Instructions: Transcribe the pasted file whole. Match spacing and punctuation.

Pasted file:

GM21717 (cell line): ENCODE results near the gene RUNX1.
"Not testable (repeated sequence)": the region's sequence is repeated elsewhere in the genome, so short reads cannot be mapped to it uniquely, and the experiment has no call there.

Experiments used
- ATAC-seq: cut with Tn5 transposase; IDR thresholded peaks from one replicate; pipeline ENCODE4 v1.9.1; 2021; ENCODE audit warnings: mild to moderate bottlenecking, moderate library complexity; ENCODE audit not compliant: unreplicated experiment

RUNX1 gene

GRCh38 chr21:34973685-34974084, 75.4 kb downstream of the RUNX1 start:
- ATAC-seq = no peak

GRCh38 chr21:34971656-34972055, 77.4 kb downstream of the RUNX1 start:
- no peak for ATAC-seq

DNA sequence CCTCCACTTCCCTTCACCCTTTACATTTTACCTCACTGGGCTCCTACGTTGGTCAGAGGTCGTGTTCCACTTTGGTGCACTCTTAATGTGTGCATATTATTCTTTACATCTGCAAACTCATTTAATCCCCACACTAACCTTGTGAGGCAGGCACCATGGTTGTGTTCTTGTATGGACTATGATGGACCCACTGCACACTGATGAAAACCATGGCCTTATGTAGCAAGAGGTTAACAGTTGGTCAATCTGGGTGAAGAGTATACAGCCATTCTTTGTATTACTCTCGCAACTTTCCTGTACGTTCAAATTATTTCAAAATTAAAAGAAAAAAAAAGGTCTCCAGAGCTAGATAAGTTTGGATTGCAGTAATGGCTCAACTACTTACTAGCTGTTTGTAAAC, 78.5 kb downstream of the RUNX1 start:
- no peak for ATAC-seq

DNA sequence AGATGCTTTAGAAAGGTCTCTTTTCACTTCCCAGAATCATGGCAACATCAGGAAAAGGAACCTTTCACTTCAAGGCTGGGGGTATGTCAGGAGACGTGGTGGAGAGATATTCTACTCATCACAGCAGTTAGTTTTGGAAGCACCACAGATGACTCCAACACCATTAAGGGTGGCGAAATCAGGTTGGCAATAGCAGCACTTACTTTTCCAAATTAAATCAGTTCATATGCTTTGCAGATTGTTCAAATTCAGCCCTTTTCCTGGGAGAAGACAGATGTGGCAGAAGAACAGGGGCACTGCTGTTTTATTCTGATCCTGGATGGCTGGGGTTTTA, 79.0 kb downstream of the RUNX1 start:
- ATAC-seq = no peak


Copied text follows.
GM21717 (cell line): ENCODE results near the gene RUNX1.
"Not testable (repeated sequence)": the region's sequence is repeated elsewhere in the genome, so short reads cannot be mapped to it uniquely, and the experiment has no call there.

Experiments used
- ATAC-seq: cut with Tn5 transposase; IDR thresholded peaks from one replicate; pipeline ENCODE4 v1.9.1; 2021; ENCODE audit warnings: mild to moderate bottlenecking, moderate library complexity; ENCODE audit not compliant: unreplicated experiment

RUNX1 gene

GRCh38 chr21:34973685-34974084, 75.4 kb downstream of the RUNX1 start:
- ATAC-seq = no peak

GRCh38 chr21:34971656-34972055, 77.4 kb downstream of the RUNX1 start:
- no peak for ATAC-seq

DNA sequence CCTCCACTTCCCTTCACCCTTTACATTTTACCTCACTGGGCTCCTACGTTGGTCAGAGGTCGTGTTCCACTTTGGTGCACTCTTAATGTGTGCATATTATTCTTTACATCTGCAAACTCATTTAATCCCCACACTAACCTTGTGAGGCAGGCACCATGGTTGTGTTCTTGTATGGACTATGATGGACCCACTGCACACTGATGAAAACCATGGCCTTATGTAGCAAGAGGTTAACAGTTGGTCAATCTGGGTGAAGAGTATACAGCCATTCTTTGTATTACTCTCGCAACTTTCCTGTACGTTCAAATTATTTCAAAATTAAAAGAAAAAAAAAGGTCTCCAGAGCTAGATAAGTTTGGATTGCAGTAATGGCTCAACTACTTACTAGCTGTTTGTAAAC, 78.5 kb downstream of the RUNX1 start:
- no peak for ATAC-seq

DNA sequence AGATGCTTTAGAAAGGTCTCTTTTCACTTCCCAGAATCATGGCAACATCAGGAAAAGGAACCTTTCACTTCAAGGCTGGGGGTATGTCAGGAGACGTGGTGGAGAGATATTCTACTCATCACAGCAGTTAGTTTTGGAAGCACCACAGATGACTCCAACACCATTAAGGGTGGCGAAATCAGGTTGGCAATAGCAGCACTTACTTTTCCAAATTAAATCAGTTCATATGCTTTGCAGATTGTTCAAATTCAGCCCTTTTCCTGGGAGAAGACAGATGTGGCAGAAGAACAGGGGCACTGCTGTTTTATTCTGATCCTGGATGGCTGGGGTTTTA, 79.0 kb downstream of the RUNX1 start:
- ATAC-seq = no peak